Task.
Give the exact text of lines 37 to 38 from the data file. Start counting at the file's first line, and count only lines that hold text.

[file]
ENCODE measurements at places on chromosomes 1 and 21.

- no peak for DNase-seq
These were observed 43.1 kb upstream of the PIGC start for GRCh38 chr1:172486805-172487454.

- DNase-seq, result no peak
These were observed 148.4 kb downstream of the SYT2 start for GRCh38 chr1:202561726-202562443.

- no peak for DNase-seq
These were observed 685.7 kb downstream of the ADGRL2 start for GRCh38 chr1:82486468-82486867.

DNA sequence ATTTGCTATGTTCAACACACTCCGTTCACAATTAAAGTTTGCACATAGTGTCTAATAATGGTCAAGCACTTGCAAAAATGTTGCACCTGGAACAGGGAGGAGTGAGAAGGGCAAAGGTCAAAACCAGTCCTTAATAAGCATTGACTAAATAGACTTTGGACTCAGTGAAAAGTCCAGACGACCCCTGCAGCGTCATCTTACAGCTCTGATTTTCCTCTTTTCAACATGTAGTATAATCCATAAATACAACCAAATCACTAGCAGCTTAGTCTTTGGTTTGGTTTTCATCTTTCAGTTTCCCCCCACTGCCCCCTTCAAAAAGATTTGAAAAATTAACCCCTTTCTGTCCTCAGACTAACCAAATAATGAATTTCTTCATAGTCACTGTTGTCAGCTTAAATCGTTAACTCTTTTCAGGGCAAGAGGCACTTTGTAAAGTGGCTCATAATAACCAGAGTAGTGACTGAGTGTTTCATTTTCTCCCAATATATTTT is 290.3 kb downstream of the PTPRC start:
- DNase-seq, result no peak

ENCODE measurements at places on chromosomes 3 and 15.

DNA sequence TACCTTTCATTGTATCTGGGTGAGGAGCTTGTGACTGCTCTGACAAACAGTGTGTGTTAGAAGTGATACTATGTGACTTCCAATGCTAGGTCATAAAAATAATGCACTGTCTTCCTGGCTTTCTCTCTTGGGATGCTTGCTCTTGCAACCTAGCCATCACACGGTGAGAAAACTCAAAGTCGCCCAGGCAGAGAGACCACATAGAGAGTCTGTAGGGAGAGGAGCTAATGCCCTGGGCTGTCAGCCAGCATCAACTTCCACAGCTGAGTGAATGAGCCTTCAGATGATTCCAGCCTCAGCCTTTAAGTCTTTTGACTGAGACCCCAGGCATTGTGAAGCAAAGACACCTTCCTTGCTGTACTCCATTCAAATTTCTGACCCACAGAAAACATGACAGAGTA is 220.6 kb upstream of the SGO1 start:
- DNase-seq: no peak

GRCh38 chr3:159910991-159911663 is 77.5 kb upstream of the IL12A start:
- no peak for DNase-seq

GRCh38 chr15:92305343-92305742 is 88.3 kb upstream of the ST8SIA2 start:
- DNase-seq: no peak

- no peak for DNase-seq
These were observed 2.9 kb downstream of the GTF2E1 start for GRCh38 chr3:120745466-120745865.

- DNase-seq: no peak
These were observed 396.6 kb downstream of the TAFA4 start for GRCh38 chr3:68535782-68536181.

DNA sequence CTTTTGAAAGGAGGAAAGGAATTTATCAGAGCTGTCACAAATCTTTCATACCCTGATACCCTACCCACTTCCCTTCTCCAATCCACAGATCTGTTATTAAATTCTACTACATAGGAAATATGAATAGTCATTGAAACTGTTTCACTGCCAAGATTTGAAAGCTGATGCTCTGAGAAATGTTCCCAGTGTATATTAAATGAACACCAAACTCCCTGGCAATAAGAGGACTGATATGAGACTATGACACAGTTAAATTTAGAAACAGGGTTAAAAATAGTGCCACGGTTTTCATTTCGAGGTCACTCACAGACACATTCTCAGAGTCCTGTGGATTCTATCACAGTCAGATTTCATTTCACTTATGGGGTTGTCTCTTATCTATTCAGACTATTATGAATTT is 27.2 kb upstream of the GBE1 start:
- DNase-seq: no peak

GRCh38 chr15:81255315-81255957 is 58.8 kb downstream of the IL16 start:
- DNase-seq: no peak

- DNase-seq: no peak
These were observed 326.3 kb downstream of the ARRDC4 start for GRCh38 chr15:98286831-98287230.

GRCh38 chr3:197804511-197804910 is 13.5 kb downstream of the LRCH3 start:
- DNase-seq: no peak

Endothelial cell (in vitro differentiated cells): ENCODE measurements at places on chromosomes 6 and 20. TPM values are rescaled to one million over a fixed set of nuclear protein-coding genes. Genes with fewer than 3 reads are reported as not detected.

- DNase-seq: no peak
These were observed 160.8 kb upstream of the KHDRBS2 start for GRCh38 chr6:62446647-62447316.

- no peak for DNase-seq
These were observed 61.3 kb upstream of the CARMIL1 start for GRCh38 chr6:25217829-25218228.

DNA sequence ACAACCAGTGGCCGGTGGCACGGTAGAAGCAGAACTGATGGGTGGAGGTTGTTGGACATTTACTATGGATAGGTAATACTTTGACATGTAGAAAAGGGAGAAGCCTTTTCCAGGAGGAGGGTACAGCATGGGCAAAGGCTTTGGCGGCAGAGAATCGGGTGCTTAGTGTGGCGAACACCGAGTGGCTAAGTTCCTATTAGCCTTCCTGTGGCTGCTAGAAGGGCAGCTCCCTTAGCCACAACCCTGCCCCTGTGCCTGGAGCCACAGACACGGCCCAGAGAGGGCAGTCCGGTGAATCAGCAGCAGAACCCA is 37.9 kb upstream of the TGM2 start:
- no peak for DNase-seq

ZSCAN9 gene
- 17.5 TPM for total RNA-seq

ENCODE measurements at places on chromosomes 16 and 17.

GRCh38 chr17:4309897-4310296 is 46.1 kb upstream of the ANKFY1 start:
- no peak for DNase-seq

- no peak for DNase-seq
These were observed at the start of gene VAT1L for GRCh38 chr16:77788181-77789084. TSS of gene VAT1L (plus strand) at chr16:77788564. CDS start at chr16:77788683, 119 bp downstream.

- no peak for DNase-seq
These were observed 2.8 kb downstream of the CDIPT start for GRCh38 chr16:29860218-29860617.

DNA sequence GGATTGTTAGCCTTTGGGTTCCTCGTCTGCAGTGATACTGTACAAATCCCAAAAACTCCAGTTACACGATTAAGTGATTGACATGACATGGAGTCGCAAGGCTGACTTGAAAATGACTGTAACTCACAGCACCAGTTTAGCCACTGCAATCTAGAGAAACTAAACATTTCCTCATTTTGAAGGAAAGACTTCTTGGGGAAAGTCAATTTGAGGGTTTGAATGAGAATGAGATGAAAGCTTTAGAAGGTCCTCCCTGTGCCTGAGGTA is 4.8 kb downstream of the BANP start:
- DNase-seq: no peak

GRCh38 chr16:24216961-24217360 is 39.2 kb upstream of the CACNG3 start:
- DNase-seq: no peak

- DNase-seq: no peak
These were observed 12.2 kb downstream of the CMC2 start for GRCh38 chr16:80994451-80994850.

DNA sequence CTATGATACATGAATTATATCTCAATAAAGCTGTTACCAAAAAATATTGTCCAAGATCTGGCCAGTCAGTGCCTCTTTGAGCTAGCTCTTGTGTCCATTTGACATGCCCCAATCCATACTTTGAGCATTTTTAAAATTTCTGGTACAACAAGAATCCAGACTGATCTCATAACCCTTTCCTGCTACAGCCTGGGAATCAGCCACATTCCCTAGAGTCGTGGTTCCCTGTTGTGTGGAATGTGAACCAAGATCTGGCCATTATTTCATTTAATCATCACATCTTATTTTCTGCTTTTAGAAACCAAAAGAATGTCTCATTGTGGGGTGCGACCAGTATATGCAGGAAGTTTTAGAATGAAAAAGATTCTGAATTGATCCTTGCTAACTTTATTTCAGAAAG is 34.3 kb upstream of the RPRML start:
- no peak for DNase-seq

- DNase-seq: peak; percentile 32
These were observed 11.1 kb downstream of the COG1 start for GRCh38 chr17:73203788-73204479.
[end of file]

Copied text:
- 17.5 TPM for total RNA-seq

ENCODE measurements at places on chromosomes 16 and 17.